Editor’s Note: We'd like to welcome you to a new guest column: "The Evolved Enterprise," by Vinnie Mirchandani. Over the next few weeks, Vinnie will discuss how corporations can use today's technology for tomorrow's competitive edge.
My name is Vinnie Mirchandani, and I am the author of a new book called The New Technology Elite, which looks at innovation through the use of incumbent technology.
When I began my research for this book, I assumed I would focus on eight to 10 industries -- automotive, healthcare, et cetera -- and how outlier companies like Nike, which embeds sensors in its shoes, were leading the way in offering products and services aimed at a tech-savvy consumer.
I ended up cataloguing examples in more than 75 industries.
Over the next few guest columns, I will explain how endemic this phenomenon has become, which new skills company executives are learning as their products get smarter, and how regulators, analysts and society at large are learning to adjust to this technology.
Some of the wide diversity of smart products and services cataloged in the book:
The smart version of bifocal or progressive eyeglasses from PixelOptics which alters the focal power of the lens when you tilt your head or tap the frame.
The smart hotel room at The Plaza in New York. An Apple iPad in each room allows you to order room service, make restaurant reservations, book wake-up calls, print out boarding passes, and control the room’s lighting and air conditioning.
The smart restaurant Do (pronounced like "dough") in Atlanta, Georgia. Again, iPads are used to replace paper menus and serve as personal assistants, so you can tell the valet when to bring your car. The bathrooms boast motion-sensored hand dryers and sinks with iPad “mirrors” positioned on the walls.
Moen is making the shower smarter with its IOdigital wall-mounted control panel and hand-held remote, which let you set and maintain water temperature and bath levels. (Though to be fair, this is pretty unimpressive compared to the vertical spas the company also offers.)
Rain Bird’s ESP-SMT irrigation controller makes lawn maintenance smarter. It utilizes historical and real-time weather data -- just input your zip code, allowed watering days, and plant/soil type for each zone -- to determine the optimal watering needs for the landscape based on the on-site current weather conditions.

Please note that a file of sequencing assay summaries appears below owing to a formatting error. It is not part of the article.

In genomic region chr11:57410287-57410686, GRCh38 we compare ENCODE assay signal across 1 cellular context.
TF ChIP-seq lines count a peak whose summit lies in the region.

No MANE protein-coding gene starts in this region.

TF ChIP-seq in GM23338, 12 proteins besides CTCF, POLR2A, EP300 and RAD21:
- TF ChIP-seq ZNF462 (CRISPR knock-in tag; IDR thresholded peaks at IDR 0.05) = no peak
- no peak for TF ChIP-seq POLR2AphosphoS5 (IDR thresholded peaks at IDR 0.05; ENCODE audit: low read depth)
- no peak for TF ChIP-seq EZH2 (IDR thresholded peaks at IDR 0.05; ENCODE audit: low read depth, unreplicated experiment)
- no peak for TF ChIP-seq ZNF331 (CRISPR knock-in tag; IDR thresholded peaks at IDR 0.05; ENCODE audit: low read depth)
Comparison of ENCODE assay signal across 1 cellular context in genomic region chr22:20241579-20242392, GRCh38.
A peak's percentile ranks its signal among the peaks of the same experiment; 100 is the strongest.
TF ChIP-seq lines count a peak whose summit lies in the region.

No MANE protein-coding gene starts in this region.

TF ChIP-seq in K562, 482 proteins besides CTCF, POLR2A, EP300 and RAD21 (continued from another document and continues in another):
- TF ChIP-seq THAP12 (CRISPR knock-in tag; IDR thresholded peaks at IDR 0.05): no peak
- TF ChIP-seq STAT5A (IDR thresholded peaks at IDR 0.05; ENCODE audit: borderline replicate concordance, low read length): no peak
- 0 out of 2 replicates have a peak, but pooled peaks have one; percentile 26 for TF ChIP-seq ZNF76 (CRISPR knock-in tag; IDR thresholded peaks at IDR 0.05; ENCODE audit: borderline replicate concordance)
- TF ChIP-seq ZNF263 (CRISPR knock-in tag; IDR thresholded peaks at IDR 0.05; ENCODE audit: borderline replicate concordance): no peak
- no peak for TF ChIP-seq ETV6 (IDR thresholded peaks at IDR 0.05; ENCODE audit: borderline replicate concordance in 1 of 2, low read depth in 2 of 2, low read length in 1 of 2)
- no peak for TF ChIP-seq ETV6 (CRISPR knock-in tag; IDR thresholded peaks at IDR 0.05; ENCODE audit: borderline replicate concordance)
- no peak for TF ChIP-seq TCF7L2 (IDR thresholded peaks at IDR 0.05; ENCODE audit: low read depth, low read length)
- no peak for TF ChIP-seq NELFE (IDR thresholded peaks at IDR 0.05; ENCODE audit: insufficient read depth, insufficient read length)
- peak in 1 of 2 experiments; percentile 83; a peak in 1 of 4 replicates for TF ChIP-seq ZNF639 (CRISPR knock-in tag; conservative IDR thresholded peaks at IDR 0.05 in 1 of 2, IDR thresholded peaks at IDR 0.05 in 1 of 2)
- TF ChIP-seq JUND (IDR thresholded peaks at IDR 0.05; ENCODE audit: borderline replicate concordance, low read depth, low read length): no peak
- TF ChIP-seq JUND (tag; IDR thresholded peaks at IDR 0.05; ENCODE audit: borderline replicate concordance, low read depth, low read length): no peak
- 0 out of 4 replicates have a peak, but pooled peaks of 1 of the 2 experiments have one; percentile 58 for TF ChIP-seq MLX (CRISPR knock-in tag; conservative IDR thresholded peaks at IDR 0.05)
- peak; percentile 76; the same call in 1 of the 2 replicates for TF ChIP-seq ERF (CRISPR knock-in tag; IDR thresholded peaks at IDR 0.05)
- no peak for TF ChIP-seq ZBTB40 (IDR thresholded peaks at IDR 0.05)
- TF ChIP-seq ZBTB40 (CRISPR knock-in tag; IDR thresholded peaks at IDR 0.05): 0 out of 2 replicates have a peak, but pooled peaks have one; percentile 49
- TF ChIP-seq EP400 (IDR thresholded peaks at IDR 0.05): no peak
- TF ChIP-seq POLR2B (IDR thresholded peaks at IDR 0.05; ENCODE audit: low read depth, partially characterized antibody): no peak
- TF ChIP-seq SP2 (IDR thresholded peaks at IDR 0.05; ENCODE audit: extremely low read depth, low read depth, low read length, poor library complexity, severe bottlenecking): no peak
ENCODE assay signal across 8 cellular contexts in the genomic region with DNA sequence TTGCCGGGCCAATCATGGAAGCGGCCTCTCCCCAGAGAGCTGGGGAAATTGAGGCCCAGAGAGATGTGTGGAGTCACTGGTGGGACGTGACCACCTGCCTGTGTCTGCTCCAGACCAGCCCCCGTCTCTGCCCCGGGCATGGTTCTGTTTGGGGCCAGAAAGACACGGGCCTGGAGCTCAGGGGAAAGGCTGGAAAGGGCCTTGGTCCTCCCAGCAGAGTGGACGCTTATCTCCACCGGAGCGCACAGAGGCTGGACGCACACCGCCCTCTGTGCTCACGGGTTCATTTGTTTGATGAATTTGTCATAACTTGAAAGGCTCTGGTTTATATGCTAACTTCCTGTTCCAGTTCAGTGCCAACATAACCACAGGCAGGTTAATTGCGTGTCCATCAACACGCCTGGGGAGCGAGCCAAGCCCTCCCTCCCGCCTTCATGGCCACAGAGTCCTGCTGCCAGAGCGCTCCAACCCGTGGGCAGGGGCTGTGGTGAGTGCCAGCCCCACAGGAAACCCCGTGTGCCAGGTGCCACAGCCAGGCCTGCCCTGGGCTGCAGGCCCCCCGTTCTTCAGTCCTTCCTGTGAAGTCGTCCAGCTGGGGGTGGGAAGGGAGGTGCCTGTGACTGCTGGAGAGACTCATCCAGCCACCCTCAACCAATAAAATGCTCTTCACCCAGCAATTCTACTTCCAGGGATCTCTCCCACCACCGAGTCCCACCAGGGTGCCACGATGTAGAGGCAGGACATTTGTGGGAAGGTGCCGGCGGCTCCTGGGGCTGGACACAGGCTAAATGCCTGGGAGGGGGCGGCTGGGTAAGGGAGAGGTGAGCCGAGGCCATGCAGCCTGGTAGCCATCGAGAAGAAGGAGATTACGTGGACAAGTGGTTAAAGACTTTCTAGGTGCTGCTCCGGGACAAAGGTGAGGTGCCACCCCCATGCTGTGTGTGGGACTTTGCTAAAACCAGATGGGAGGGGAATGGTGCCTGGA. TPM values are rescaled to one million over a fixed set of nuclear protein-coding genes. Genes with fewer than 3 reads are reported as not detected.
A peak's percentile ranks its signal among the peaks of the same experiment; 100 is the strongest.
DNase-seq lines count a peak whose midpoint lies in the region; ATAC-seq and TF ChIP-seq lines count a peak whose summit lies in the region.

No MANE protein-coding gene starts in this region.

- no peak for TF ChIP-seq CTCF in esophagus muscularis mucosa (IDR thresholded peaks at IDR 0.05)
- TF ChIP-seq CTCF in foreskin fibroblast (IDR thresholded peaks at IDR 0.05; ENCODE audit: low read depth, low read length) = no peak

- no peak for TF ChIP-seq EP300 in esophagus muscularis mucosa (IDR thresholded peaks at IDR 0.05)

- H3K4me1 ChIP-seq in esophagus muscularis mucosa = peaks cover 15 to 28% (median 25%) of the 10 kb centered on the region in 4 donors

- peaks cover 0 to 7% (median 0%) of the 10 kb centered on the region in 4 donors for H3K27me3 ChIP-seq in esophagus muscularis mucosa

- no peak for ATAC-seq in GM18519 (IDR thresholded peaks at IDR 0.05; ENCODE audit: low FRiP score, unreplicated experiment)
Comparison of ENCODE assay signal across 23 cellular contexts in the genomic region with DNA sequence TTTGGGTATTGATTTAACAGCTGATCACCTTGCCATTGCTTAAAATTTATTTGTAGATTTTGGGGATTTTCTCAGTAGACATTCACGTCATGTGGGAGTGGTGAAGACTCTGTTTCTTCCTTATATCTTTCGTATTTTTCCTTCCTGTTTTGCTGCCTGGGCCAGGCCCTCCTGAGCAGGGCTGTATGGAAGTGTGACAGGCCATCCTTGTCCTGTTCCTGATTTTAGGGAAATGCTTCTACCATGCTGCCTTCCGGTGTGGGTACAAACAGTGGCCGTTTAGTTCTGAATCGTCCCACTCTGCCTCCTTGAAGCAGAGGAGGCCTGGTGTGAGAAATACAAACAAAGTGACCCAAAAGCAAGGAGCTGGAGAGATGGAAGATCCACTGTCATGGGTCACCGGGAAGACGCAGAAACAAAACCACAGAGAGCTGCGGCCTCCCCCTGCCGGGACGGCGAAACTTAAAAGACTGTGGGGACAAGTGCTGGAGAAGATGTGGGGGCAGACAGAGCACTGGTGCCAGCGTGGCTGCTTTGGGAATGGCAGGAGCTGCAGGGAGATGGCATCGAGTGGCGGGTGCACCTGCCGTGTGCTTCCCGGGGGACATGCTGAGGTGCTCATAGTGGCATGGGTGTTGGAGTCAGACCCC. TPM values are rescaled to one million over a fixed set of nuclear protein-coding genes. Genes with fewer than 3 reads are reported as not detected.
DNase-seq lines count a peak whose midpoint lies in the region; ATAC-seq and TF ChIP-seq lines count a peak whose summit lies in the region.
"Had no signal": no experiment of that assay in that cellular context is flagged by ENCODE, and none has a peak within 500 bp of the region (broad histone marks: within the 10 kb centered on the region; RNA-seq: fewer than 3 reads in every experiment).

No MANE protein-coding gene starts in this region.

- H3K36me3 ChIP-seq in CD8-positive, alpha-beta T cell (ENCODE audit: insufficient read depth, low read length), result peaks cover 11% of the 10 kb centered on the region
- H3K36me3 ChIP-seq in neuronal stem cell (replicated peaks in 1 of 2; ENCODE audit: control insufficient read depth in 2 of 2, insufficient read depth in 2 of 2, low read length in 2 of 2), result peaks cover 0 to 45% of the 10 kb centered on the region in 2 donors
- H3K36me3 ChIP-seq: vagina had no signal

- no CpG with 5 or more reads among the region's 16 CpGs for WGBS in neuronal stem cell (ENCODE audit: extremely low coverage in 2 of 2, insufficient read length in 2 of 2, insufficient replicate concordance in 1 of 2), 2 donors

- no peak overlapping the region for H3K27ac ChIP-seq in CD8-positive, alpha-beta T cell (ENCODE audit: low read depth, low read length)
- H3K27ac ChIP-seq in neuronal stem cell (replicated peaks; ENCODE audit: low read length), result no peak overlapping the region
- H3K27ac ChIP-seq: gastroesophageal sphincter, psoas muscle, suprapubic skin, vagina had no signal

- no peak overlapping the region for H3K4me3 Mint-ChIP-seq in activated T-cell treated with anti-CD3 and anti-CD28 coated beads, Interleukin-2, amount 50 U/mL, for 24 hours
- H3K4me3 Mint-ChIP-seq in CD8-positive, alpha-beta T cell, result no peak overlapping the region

John Deere’s FarmSight initiative helps farmers in three areas: machine optimization, which allows for increased uptime; logistics optimization for improved fleet management; and decision support, through the use of monitors, sensors, and wireless networks to enable access to machinery and agronomic data.
With check scanners and mobile applications, USAA Bank has been a pioneer in mobile deposits. It is also partnering with PayPal to allow customers to pay almost anyone, with only an e-mail address or mobile phone number.
Progressive Insurance offers Snapshot, a small telematics device that connects to the insured car’s electronic diagnostic port. It allows the insurer to analyze data culled from your driving patterns -- if you drive safely, the company offers up to a 30 percent discount on your premium.
The Hamilton County, Ind. sheriff's office has a smarter emergency call center. Each agent in the office can view "five large screens [that] simultaneously show call status, caller information, police radio activity and other data -- all of which can be shared instantly over radio, phone, Internet, dispatch and cellular systems."
And finally, the smart meters being installed by utility companies such as PG&E allow consumers to monitor hourly energy usage and subsequently better manage their expected electricity bill.
With all this in front of me, I faced an apparent hurdle: were there any industries that were not thinking about smart products and services?
Were the outliers really outliers?
An executive suggested that I look at the portfolio of legendary investor Warren Buffett, who has made a fortune avoiding companies that are susceptible to technology-based turmoil. So I pored through the portfolio: Coca-Cola, Burlington Northern, Procter and Gamble. Then I looked for tech innovation: FreeStyle vending machines, satellite based railcar tracking, social media innovations.
All are, under closer inspection, very savvy technology innovators.
It appears we have entered a phase where a chief executive, no matter the industry, faces a potential nightmare scenario: if his or her company's products and services are not viewed as smart, will its customers increasingly view them as dumb?
In the race for intelligent products, which company is the outlier?